The Patriots could avoid picking up full freight for these guys by just calling them “advisors” and letting their former employers keep paying. The Razorback Foundation actually went after former University of Arkansas head coach Bret Bielema AND the Patriots in court after Bielema took low-paying jobs with the Patriots and kept collecting his $12M buyout from the foundation.
Counsel for the Patriots Brandon Bigelow argued, “The Patriots paid Mr. Bielema a fair and reasonable sum for this work and undoubtedly could have offered him substantially less for the work he performed. …
“It is obvious that what the Foundation is really doing is seeking improper leverage in a simple breach of contract dispute with a former coach. . . . As this matter proceeds, you also should consider how it might appear to others for the Foundation to be asserting frivolous claims against and harassing a professional football team for simply providing an opportunity to a fired college football coach.”
Interestingly, both Bielema and Lombardi moved on from the Patriots when contracts with their old employers ran out and the Patriots would have to start paying. We’ll see if the same happens with Patricia, whose Lions deal has now expired. I’m hearing he might be on his way out as well.
It’s an angle. The individual wins by working at the right hand of Belichick. The Patriots get work at a reduced rate. The competition to remain in Belichick’s good graces is keen.
What’s the downside to this incestuousness as it relates to this coaching search?
The pool of young guys willing to work long hours for short pay with ambiguous titles must remain stocked. Otherwise, you’ll run low on future candidates. Especially if a coach is hired elsewhere and he then raids your staff. As Belichick did when he came to New England in 2000.
The previous decade of Brady-aided team success saw younger coaches and executives flee for new jobs. McDaniels, Patricia, Brian Flores on the coaching side; Nick Caserio and Monti Ossenfort on the personnel side. They leave, they bring coaching friends with them, the staff shrinks. And the pool of experienced replacements gets shallower.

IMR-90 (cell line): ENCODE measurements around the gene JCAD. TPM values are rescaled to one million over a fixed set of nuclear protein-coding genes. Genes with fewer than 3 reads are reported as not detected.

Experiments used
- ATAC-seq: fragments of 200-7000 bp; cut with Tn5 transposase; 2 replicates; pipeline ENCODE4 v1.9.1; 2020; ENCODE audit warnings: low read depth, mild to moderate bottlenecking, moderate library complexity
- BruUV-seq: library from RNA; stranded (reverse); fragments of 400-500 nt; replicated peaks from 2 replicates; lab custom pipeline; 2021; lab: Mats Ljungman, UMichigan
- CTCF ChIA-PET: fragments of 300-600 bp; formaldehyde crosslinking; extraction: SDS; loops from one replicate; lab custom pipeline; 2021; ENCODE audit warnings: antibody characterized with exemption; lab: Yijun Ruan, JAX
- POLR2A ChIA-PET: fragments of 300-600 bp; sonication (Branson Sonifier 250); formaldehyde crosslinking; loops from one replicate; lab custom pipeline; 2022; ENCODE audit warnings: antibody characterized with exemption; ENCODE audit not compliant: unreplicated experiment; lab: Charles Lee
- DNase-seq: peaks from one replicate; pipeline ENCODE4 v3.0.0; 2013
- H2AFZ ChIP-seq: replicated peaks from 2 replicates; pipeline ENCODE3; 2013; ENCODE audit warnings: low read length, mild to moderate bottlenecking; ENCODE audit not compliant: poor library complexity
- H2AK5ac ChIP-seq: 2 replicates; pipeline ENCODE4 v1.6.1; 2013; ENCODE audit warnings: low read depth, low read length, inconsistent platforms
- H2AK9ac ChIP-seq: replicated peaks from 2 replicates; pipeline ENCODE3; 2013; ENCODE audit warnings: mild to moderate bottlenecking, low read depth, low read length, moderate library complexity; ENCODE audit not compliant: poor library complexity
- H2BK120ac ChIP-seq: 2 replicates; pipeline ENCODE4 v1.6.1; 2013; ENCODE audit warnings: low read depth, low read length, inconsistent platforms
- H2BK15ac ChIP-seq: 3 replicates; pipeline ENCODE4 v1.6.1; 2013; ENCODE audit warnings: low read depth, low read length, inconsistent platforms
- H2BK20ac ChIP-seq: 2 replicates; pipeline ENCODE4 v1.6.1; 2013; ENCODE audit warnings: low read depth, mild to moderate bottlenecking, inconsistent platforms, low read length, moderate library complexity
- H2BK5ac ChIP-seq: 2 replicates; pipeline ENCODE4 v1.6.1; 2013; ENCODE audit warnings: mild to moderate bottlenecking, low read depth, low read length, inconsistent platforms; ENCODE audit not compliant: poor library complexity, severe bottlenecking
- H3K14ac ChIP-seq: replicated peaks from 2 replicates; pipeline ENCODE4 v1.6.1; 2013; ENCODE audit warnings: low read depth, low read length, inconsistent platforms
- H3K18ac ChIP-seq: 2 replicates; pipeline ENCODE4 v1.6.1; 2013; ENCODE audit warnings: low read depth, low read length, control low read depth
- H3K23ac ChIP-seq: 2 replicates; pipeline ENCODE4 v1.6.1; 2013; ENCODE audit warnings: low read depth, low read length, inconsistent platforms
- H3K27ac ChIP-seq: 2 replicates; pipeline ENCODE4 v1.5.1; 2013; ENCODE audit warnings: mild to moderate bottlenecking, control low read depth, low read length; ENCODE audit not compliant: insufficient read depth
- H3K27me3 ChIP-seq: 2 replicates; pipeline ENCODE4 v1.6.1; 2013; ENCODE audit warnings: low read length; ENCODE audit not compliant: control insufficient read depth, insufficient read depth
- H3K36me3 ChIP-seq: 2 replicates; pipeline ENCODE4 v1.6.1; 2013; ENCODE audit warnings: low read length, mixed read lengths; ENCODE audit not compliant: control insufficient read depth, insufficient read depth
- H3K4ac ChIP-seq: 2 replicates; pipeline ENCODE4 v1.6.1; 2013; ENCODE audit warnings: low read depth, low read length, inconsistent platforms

The hits Belichick has taken with coaches and executives exiting because of age and opportunity is unprecedented in scope. That can’t be minimized. And nobody knows it better than Belichick.
But Belichick’s discomfort with coaching flight and his desire to reward loyalty comes at a cost. Nick Caley checked all the boxes last offseason when Josh McDaniels left. Caley went to John Carroll like McDaniels and Caserio. Worked at Arkansas for Bielema. Worked his way up from offensive assistant in 2015 to tight ends coach where he’d been for five seasons under McDaniels.
He made perfect sense as McDaniels’ successor, even if the team passed on giving him the OC title. Instead, the Patriots reportedly blocked Caley from going to Las Vegas with McDaniels and chose instead to make Patricia – who was clearly overmatched in the role – the playcaller/de facto offensive coordinator.
What did Caley do in 2022 that made him worthy of an interview when he wasn’t last January? Was installing Patricia what was “best for the football team?” because Caley (who had an expiring contract after 2022) was an X-factor? Or was it the easiest thing to do and the one that made Belichick most comfortable?
Obviously, O’Brien is a highly qualified candidate. He’s the leader by a longshot because of experience as a head coach in college and the NFL and as a high-level OC. But the experience level of every other candidate – especially after last season’s regression – remains modest. None have been an OC in the NFL. All will have a learning curve if hired. But the box they check - knowing Bill Belichick and being appreciative to Bill of the opportunity if it's offered to them - is the most important box.